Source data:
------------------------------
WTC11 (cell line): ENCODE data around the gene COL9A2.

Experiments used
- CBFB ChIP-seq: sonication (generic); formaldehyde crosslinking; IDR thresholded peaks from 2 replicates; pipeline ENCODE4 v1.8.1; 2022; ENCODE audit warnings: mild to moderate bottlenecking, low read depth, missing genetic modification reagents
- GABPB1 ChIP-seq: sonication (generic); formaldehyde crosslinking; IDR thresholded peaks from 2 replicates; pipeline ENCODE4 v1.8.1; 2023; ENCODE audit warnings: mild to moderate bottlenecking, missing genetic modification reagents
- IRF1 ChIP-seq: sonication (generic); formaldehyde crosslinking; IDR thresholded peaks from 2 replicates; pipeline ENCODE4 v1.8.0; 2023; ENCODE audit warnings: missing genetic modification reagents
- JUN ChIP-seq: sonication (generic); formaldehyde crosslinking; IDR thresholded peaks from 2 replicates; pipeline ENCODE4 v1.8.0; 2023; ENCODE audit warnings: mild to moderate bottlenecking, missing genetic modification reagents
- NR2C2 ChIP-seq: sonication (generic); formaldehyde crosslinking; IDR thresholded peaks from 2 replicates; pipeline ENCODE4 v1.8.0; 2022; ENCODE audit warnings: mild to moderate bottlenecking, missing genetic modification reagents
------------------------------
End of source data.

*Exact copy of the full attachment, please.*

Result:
WTC11 (cell line): ENCODE data around the gene COL9A2.

Experiments used
- CBFB ChIP-seq: sonication (generic); formaldehyde crosslinking; IDR thresholded peaks from 2 replicates; pipeline ENCODE4 v1.8.1; 2022; ENCODE audit warnings: mild to moderate bottlenecking, low read depth, missing genetic modification reagents
- GABPB1 ChIP-seq: sonication (generic); formaldehyde crosslinking; IDR thresholded peaks from 2 replicates; pipeline ENCODE4 v1.8.1; 2023; ENCODE audit warnings: mild to moderate bottlenecking, missing genetic modification reagents
- IRF1 ChIP-seq: sonication (generic); formaldehyde crosslinking; IDR thresholded peaks from 2 replicates; pipeline ENCODE4 v1.8.0; 2023; ENCODE audit warnings: missing genetic modification reagents
- JUN ChIP-seq: sonication (generic); formaldehyde crosslinking; IDR thresholded peaks from 2 replicates; pipeline ENCODE4 v1.8.0; 2023; ENCODE audit warnings: mild to moderate bottlenecking, missing genetic modification reagents
- NR2C2 ChIP-seq: sonication (generic); formaldehyde crosslinking; IDR thresholded peaks from 2 replicates; pipeline ENCODE4 v1.8.0; 2022; ENCODE audit warnings: mild to moderate bottlenecking, missing genetic modification reagents